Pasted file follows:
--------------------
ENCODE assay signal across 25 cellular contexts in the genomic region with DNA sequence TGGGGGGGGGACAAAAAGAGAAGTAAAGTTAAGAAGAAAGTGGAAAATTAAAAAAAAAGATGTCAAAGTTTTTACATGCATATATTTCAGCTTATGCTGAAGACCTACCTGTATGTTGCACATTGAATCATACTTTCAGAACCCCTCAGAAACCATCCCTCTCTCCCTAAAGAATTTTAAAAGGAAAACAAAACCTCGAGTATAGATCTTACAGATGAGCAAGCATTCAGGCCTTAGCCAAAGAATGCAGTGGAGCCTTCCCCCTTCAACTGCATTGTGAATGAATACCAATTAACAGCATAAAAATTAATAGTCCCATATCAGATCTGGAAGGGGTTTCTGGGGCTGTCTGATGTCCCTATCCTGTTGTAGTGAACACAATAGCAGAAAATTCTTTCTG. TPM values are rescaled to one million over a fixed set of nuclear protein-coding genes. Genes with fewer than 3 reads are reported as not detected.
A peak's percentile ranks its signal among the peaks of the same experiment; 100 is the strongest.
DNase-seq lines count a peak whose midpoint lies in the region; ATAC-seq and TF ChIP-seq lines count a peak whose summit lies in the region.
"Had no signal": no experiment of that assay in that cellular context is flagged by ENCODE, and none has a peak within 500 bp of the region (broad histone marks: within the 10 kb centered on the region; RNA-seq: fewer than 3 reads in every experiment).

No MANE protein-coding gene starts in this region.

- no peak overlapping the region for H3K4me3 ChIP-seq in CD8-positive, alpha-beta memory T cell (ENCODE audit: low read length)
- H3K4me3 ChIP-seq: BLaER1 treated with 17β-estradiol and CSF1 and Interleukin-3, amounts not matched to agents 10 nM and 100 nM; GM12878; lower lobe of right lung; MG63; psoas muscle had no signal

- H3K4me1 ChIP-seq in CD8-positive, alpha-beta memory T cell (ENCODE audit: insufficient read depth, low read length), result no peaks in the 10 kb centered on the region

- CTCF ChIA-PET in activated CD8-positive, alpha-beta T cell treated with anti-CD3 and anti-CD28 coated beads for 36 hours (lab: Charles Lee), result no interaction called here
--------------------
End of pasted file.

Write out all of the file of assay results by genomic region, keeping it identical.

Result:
ENCODE assay signal across 25 cellular contexts in the genomic region with DNA sequence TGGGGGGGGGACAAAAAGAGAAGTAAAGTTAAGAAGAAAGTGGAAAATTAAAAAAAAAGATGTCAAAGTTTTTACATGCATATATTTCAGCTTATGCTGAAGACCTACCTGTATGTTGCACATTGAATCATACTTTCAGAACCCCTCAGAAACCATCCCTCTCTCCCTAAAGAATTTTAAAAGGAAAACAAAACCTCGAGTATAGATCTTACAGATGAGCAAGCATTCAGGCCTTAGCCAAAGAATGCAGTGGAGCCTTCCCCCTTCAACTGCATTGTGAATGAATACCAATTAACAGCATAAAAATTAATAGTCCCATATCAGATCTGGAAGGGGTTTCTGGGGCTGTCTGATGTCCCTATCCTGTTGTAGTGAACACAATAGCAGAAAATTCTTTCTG. TPM values are rescaled to one million over a fixed set of nuclear protein-coding genes. Genes with fewer than 3 reads are reported as not detected.
A peak's percentile ranks its signal among the peaks of the same experiment; 100 is the strongest.
DNase-seq lines count a peak whose midpoint lies in the region; ATAC-seq and TF ChIP-seq lines count a peak whose summit lies in the region.
"Had no signal": no experiment of that assay in that cellular context is flagged by ENCODE, and none has a peak within 500 bp of the region (broad histone marks: within the 10 kb centered on the region; RNA-seq: fewer than 3 reads in every experiment).

No MANE protein-coding gene starts in this region.

- no peak overlapping the region for H3K4me3 ChIP-seq in CD8-positive, alpha-beta memory T cell (ENCODE audit: low read length)
- H3K4me3 ChIP-seq: BLaER1 treated with 17β-estradiol and CSF1 and Interleukin-3, amounts not matched to agents 10 nM and 100 nM; GM12878; lower lobe of right lung; MG63; psoas muscle had no signal

- H3K4me1 ChIP-seq in CD8-positive, alpha-beta memory T cell (ENCODE audit: insufficient read depth, low read length), result no peaks in the 10 kb centered on the region

- CTCF ChIA-PET in activated CD8-positive, alpha-beta T cell treated with anti-CD3 and anti-CD28 coated beads for 36 hours (lab: Charles Lee), result no interaction called here